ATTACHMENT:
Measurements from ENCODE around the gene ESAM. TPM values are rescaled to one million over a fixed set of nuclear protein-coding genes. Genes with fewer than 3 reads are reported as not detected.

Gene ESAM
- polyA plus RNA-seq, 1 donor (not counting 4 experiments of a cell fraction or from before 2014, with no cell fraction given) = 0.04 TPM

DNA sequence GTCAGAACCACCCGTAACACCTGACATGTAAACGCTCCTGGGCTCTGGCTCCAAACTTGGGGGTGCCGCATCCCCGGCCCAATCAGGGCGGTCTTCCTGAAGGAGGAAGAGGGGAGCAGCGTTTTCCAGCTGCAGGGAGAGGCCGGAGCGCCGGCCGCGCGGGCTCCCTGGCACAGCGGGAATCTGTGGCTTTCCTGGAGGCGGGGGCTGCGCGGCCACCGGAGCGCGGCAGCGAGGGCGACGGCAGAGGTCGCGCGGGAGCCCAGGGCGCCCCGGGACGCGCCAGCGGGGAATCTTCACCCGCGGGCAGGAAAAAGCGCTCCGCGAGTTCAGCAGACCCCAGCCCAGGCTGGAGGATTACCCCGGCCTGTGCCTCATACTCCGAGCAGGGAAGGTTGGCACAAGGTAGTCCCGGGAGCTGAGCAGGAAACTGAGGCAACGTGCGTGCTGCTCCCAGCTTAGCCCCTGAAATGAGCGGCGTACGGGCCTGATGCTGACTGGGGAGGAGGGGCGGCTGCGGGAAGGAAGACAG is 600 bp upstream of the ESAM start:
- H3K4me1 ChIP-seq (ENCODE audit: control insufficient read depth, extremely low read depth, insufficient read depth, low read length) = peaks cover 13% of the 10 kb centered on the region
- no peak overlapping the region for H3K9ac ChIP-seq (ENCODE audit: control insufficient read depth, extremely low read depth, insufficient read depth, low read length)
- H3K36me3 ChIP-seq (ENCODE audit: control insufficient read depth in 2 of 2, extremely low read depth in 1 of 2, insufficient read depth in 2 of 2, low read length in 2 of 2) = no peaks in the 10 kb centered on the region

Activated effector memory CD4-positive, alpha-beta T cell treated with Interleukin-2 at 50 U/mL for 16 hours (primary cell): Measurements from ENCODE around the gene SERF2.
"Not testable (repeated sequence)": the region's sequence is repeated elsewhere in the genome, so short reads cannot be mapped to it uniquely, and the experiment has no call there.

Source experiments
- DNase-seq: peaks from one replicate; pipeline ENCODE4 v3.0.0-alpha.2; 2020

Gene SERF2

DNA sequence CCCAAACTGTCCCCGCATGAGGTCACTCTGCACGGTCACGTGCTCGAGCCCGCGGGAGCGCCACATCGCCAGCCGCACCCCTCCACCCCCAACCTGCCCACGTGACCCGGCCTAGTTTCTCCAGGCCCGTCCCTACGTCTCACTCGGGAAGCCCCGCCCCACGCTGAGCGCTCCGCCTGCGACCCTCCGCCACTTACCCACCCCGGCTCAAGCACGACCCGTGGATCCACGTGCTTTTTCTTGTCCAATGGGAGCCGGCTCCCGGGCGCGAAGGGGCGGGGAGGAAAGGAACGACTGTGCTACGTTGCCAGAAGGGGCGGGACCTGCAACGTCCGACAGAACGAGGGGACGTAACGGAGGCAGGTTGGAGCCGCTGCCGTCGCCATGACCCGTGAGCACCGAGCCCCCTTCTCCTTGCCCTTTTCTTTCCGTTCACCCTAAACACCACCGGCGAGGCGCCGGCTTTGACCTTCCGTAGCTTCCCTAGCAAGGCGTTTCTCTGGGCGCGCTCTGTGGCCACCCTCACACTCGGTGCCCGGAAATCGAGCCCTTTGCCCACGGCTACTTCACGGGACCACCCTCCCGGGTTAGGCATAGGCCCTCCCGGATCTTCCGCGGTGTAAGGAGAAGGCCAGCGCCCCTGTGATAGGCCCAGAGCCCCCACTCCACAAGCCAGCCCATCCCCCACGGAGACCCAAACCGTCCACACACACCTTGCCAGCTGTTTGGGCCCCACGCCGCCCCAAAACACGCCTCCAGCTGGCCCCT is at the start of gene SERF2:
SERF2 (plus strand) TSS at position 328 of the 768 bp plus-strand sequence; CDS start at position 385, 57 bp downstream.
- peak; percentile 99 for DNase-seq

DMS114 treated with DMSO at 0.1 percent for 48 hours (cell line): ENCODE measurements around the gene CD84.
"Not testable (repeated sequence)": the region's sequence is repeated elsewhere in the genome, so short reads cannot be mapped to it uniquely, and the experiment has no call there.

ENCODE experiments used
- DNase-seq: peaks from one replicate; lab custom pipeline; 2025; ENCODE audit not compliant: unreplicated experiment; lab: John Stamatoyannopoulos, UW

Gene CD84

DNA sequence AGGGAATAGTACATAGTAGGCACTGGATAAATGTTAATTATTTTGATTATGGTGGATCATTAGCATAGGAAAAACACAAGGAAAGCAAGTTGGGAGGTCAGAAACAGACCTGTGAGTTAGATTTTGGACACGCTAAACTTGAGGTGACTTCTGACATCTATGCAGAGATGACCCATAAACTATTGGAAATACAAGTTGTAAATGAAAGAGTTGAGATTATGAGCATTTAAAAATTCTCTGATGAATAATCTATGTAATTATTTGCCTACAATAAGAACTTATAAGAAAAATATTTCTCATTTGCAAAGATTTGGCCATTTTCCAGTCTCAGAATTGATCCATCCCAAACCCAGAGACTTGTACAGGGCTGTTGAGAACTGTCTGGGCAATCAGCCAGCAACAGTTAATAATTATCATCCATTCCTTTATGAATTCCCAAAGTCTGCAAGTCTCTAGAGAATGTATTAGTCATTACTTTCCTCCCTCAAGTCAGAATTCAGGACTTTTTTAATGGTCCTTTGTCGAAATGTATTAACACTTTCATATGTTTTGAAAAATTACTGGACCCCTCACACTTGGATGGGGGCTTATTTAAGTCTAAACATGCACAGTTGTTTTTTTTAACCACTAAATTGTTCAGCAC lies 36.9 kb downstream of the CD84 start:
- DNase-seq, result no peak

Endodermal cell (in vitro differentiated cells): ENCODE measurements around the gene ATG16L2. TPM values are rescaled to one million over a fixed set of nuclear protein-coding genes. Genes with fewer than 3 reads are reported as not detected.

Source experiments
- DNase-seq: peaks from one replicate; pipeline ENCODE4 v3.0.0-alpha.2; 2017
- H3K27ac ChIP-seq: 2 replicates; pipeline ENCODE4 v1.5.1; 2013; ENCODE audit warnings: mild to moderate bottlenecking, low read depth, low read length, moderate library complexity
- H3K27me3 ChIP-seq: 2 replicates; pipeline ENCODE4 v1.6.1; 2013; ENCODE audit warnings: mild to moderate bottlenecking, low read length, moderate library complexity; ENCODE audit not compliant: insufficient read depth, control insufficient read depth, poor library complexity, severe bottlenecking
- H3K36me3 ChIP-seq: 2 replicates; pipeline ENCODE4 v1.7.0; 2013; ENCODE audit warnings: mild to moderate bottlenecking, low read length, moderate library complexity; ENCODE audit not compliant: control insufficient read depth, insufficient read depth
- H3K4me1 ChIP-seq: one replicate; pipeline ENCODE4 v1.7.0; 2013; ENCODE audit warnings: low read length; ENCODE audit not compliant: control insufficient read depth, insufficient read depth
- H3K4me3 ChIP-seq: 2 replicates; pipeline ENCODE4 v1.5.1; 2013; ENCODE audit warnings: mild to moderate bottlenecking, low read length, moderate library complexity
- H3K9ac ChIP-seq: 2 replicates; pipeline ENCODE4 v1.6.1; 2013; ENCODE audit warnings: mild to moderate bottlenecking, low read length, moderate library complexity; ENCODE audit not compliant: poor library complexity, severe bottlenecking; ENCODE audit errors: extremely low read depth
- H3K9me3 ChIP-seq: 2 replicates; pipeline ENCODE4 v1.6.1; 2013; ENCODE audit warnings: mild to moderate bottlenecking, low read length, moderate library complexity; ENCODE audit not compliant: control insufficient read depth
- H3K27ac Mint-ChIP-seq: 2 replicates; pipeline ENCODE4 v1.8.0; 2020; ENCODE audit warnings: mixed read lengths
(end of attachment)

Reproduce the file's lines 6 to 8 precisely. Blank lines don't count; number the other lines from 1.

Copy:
- no peak overlapping the region for H3K9ac ChIP-seq (ENCODE audit: control insufficient read depth, extremely low read depth, insufficient read depth, low read length)
- H3K36me3 ChIP-seq (ENCODE audit: control insufficient read depth in 2 of 2, extremely low read depth in 1 of 2, insufficient read depth in 2 of 2, low read length in 2 of 2) = no peaks in the 10 kb centered on the region

Activated effector memory CD4-positive, alpha-beta T cell treated with Interleukin-2 at 50 U/mL for 16 hours (primary cell): Measurements from ENCODE around the gene SERF2.